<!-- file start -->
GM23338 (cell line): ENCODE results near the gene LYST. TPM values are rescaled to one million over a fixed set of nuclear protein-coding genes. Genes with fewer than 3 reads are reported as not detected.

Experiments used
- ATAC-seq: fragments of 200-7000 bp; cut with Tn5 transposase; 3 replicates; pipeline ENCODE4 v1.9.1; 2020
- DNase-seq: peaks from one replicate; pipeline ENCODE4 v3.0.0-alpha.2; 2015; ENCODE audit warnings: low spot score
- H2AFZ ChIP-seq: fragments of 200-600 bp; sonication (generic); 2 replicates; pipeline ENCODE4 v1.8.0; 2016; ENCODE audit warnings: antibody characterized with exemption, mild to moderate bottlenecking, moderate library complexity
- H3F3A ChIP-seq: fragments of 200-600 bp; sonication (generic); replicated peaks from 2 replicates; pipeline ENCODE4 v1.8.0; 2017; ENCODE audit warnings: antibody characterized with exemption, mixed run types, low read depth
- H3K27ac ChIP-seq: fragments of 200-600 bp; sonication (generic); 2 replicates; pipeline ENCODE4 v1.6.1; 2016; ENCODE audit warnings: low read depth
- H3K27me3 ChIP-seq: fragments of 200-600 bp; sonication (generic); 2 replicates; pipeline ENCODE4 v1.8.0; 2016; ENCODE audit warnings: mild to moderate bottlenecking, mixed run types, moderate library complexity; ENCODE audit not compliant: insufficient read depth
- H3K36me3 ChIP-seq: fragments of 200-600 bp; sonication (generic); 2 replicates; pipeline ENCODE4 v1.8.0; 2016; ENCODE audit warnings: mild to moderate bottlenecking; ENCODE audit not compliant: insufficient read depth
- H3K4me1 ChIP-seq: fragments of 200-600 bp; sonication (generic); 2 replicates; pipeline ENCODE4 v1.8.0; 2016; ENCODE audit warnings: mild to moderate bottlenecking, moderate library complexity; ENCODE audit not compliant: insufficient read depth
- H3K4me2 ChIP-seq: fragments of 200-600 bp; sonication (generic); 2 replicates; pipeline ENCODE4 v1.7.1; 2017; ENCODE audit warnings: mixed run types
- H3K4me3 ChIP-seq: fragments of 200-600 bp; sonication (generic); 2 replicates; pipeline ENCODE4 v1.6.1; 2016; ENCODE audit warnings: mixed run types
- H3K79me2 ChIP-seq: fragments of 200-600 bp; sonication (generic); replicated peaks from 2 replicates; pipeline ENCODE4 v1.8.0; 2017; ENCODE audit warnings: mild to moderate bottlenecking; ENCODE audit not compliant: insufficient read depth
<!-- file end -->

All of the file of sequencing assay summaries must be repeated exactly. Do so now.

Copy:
GM23338 (cell line): ENCODE results near the gene LYST. TPM values are rescaled to one million over a fixed set of nuclear protein-coding genes. Genes with fewer than 3 reads are reported as not detected.

Experiments used
- ATAC-seq: fragments of 200-7000 bp; cut with Tn5 transposase; 3 replicates; pipeline ENCODE4 v1.9.1; 2020
- DNase-seq: peaks from one replicate; pipeline ENCODE4 v3.0.0-alpha.2; 2015; ENCODE audit warnings: low spot score
- H2AFZ ChIP-seq: fragments of 200-600 bp; sonication (generic); 2 replicates; pipeline ENCODE4 v1.8.0; 2016; ENCODE audit warnings: antibody characterized with exemption, mild to moderate bottlenecking, moderate library complexity
- H3F3A ChIP-seq: fragments of 200-600 bp; sonication (generic); replicated peaks from 2 replicates; pipeline ENCODE4 v1.8.0; 2017; ENCODE audit warnings: antibody characterized with exemption, mixed run types, low read depth
- H3K27ac ChIP-seq: fragments of 200-600 bp; sonication (generic); 2 replicates; pipeline ENCODE4 v1.6.1; 2016; ENCODE audit warnings: low read depth
- H3K27me3 ChIP-seq: fragments of 200-600 bp; sonication (generic); 2 replicates; pipeline ENCODE4 v1.8.0; 2016; ENCODE audit warnings: mild to moderate bottlenecking, mixed run types, moderate library complexity; ENCODE audit not compliant: insufficient read depth
- H3K36me3 ChIP-seq: fragments of 200-600 bp; sonication (generic); 2 replicates; pipeline ENCODE4 v1.8.0; 2016; ENCODE audit warnings: mild to moderate bottlenecking; ENCODE audit not compliant: insufficient read depth
- H3K4me1 ChIP-seq: fragments of 200-600 bp; sonication (generic); 2 replicates; pipeline ENCODE4 v1.8.0; 2016; ENCODE audit warnings: mild to moderate bottlenecking, moderate library complexity; ENCODE audit not compliant: insufficient read depth
- H3K4me2 ChIP-seq: fragments of 200-600 bp; sonication (generic); 2 replicates; pipeline ENCODE4 v1.7.1; 2017; ENCODE audit warnings: mixed run types
- H3K4me3 ChIP-seq: fragments of 200-600 bp; sonication (generic); 2 replicates; pipeline ENCODE4 v1.6.1; 2016; ENCODE audit warnings: mixed run types
- H3K79me2 ChIP-seq: fragments of 200-600 bp; sonication (generic); replicated peaks from 2 replicates; pipeline ENCODE4 v1.8.0; 2017; ENCODE audit warnings: mild to moderate bottlenecking; ENCODE audit not compliant: insufficient read depth